Dimensional Modeling Basics (Part 2)


There have been entire books and methodologies dedicated to dimensional modeling.  This is not intended to expand or endorse any particular methodology, but to give a brief overview of dimensional modeling techniques for those who are not familiar with them. Please refer to Dimensional Modeling Basics Part 1, as examples will be expanded upon in the following sections.  This installment will focus briefly on “Levels” in dimensions, but more on practical guidance on when to use these dimensional modeling techniques (as well as when not to use them).

Dimensional levels were briefly introduced in “Part 1” of this post.  Levels can be literal, physical restrictions, or simply logical ways of grouping attributes. For example, consider the location dimension from “Part 1”.  In this dimension, there are physical levels.  “Springfield” can only be uniquely identified by state.  “Springfield” Missouri is definitely different from “Springfield” in Massachusetts. 

On the other hand, the “Levels” are not necessarily fixed in the example of a Type 2 slowly changing dimension such as product.   It has “Type” as a logical level, but this type could change over time.  Perhaps “Jetta” is only offered as a “Sedan” in some years. Two doors are removed and it is offered as a “Coupe” and as a “Sedan” in others.  This would be reflected accurately in dimensions and facts, but in terms of “levels”, the distinction is mostly logical.  The “Jetta” no longer fits into one logical level, as it can be considered a “Coupe” or a “Sedan”, perhaps simultaneously.  This does not invalidate a logical level.  If a user queries on all “Coupe”, they will get “Jetta” for the correct times when it is provided as a “Coupe”.   It will also appear as a “Sedan” during appropriate timeframes.  The ETL should determine when it is offered as a “Coupe” as opposed to a “Sedan”.

The previous statement brings up an obvious point. At the transactional level of detail, a VIN would be required to uniquely identify a vehicle. Many details would need to be captured at the operational level, including maintenance records, odometer readings, etc. Furthermore, each location has fixed costs, such as mortgage/lease/rent/utility costs that apply to a location but do not apply directly to the sale of an individual vehicle.   Determination of costs/profitability was excluded from the example, but these “Measures” could be contained in the same “Sales Fact” or in different facts relating specifically to costs.

Dimensional modeling works well with aggregates and analyzing data at the aggregate level, as pointed out in “Part 1”. If VIN was added as the lowest level of the product dimension, for example, what would be aggregated? Reports collected at the lowest level of detail (such as a specific car) are operational reports by definition.

Far too often, dimensional modeling techniques are applied to operational data.  For example, if a report contains a customer’s name, address or phone number, it is operational by definition.  Dimensional modeling works well when facts are filtered based on dimensional attributes.

Would it be meaningful to find out how many people with the last name of “Smith” living on “Main Street” bought a certain model of a car?  What would one do with that information?  “Goleash” on “Main Street” has bought far fewer cars.  So, “Goleash” is a bad customer and “Smith” is a good one?  Do we need to market more heavily to “Smith” on “Main Street”?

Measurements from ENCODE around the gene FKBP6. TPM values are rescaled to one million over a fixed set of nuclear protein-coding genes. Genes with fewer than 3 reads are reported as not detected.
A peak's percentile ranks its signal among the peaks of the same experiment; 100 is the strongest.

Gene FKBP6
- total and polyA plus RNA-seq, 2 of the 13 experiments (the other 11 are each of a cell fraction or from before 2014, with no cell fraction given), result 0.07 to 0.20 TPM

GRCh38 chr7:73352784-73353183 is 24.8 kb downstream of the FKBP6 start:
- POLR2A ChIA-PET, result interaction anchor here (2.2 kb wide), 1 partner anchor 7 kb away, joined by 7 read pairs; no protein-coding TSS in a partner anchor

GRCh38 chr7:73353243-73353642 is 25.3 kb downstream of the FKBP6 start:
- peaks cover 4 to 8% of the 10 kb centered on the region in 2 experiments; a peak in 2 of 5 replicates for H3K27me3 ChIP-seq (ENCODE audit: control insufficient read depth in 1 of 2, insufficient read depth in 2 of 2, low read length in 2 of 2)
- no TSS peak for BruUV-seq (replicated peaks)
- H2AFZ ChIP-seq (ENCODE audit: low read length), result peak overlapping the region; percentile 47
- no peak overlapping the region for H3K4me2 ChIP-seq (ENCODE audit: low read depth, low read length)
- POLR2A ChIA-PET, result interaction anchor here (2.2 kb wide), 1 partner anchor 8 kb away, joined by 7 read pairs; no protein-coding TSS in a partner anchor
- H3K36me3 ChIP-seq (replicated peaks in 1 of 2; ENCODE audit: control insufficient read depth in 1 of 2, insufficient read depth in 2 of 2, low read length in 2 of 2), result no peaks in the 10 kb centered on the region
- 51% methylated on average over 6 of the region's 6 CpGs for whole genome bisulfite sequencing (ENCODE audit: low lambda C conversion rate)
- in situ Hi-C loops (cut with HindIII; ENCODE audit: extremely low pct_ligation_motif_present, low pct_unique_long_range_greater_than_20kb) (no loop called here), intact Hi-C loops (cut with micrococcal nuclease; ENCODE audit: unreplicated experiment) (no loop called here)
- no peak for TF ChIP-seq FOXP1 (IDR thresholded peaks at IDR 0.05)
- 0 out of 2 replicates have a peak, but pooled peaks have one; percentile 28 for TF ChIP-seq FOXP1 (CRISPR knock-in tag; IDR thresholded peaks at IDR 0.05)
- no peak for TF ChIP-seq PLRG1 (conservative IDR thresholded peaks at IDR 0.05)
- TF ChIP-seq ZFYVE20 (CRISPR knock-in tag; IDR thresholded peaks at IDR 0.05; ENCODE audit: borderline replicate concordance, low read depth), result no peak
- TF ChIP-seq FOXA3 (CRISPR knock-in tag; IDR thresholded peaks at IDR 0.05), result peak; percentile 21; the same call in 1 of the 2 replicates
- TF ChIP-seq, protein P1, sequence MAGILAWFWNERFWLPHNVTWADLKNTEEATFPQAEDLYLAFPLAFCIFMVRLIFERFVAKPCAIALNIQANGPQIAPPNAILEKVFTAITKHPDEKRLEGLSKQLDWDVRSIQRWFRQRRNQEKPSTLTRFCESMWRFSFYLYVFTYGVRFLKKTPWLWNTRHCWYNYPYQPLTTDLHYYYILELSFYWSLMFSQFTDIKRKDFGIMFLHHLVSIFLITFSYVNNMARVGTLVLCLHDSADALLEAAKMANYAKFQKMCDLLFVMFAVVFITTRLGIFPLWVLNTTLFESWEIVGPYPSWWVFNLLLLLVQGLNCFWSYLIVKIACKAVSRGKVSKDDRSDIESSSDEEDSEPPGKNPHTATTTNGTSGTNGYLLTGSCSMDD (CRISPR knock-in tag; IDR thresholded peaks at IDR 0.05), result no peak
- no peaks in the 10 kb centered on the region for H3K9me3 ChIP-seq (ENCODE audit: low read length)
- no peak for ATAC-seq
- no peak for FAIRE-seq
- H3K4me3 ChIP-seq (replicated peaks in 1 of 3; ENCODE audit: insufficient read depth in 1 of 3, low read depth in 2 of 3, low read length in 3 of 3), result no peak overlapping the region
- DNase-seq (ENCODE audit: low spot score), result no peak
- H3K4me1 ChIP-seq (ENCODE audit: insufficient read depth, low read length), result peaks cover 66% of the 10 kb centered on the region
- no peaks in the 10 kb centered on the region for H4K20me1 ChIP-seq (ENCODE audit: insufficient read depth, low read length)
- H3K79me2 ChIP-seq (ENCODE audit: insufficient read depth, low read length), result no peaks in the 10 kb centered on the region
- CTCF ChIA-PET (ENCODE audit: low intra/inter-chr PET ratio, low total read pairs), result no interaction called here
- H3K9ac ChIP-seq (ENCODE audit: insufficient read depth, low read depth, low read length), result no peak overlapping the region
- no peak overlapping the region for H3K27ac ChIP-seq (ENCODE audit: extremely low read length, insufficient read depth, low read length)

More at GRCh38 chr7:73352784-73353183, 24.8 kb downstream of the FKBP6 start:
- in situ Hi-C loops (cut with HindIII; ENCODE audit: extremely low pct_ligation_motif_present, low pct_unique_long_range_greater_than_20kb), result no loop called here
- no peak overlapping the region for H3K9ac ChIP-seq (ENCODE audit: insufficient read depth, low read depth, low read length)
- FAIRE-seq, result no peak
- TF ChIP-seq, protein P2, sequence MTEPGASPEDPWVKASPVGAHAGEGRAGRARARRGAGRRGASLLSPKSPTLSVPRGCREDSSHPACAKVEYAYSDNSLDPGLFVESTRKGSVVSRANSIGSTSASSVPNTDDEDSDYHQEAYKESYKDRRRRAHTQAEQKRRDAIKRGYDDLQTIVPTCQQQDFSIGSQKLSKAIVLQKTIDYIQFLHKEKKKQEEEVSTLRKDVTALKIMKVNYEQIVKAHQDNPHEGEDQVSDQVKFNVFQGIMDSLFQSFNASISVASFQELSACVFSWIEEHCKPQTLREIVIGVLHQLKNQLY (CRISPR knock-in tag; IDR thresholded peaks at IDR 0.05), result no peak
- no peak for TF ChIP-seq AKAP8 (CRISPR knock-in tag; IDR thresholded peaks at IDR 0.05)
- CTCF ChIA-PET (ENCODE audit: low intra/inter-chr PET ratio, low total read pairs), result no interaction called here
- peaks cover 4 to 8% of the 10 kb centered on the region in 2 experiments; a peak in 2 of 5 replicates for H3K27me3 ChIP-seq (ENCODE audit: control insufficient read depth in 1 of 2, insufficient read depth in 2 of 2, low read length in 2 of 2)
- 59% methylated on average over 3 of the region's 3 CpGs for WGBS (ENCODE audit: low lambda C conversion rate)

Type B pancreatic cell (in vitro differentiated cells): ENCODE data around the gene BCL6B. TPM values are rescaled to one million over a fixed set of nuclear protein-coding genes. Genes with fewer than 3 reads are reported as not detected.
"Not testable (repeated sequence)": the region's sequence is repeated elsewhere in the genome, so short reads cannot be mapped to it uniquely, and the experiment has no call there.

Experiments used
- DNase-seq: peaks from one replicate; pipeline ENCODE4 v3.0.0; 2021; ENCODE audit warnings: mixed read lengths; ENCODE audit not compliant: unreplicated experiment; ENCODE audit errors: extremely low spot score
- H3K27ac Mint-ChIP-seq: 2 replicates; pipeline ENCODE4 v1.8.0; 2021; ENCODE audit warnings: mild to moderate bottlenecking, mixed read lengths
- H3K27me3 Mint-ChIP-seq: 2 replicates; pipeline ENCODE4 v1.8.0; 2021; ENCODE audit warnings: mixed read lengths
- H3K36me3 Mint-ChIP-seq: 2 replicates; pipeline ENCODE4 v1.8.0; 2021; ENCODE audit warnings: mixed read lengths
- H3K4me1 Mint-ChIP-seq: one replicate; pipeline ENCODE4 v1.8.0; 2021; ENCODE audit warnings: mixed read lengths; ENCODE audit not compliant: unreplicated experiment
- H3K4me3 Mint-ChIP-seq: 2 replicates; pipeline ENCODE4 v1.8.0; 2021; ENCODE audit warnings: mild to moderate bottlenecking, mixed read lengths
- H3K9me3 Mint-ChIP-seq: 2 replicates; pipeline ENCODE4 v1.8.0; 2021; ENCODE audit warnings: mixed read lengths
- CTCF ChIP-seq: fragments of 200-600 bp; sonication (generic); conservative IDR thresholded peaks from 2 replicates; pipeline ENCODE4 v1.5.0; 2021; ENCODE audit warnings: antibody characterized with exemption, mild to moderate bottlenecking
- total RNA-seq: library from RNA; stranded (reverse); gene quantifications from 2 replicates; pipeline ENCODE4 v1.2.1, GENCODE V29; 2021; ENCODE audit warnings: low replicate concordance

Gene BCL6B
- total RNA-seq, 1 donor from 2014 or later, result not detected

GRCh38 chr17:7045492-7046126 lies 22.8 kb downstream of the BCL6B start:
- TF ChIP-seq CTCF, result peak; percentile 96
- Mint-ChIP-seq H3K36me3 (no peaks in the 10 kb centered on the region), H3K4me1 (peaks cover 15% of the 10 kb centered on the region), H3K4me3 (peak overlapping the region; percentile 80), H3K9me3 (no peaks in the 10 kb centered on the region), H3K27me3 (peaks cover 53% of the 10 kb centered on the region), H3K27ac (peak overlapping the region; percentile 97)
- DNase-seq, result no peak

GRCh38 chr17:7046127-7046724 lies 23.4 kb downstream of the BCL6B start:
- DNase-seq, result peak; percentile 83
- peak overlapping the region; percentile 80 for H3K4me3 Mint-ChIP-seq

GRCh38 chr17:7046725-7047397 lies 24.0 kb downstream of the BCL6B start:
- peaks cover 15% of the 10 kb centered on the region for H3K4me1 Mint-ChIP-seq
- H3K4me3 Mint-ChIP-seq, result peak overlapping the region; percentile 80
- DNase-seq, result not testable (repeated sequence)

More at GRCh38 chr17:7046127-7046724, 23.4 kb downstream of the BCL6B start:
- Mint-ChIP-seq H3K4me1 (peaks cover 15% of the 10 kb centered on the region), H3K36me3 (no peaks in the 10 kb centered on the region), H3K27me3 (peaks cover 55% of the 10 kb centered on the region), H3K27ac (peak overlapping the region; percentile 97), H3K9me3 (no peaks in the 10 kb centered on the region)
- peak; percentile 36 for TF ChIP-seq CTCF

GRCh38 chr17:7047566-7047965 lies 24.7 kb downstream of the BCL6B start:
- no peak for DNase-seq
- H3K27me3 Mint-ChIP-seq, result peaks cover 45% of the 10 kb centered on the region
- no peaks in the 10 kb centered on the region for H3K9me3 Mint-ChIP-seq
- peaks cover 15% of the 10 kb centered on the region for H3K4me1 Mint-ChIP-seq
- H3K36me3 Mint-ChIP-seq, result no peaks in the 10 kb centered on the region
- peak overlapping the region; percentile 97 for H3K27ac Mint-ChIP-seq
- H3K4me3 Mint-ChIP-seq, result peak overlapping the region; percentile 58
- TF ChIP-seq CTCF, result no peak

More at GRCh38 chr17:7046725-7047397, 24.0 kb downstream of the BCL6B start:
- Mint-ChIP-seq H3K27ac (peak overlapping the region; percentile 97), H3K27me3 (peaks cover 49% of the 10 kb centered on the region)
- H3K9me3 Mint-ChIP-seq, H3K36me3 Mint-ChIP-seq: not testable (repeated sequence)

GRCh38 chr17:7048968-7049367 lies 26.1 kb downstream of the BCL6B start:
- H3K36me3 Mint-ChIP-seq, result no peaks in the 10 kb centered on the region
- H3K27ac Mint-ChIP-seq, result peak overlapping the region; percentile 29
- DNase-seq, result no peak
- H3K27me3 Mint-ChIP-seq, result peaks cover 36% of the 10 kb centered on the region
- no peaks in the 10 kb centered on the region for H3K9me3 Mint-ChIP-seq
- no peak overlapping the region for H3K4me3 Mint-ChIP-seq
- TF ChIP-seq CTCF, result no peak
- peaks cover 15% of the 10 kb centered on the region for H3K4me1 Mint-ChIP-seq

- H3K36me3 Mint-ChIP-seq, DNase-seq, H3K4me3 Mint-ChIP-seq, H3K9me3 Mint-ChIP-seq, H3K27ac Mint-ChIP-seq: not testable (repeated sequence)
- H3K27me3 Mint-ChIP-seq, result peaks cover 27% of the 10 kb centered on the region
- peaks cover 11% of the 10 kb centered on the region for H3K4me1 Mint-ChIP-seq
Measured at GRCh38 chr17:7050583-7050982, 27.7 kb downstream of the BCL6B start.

Clearly, these are silly questions that dimensional modeling was not designed to answer.  Operational reports, on the other hand, may need to provide these details for call lists, government reporting requirements, etc.  Modeling this detail at the dimensional level makes no sense from a performance perspective.  Filtering a fact and joining two dimensions to provide reporting detail negates dimensional modeling performance gains.  Filtering dimensions to limit the fact rows returned is the intent. Depending on the physical implementation, this results in star transformation plans, bitmap filtering plans, etc. Joining facts (no matter how filtered) to dimensions normally results in hash or nested loops joins (depending on the vendor and the number of rows in the fact and dimensions).

There are additional benefits of dimensional modeling in a relational database context.  Almost all BI tools can recognize a properly designed star schema, so reports are easy to design and will perform better than those generated against an operational model.  Also, because a physical dimensional model has a smaller size, it is a better candidate for in-memory consumption, including non-relational models involving external flat-file cubes, in-memory grids, etc.

Performance and security of dimensional modeling can be further enhanced by physical partitioning (usually based on the time dimension) and by logical partitioning.  Security and logical partitioning would be based on the location dimension, from “Part 1”, along with a previously undefined “Manager” definition. Using a combination of such dimensions would limit a user’s view to “levels” of dimensions and corresponding facts. A specific location manager could only view data for the location, while a regional manager could only view data for the locations within their region, while the COO could view data for all locations.  This is just one example of how dimensional modeling fits well with the appropriate physical and logical partitioning strategies.  For information regarding physical and logical partitioning strategies, please see my previous posts (and the references provided in them):





Click Here For Dimensional Modeling Basics (Part 1)


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Topics: Data Management

Written by Greg Goleash

Greg is a Sr. Data Architect at NVISIA

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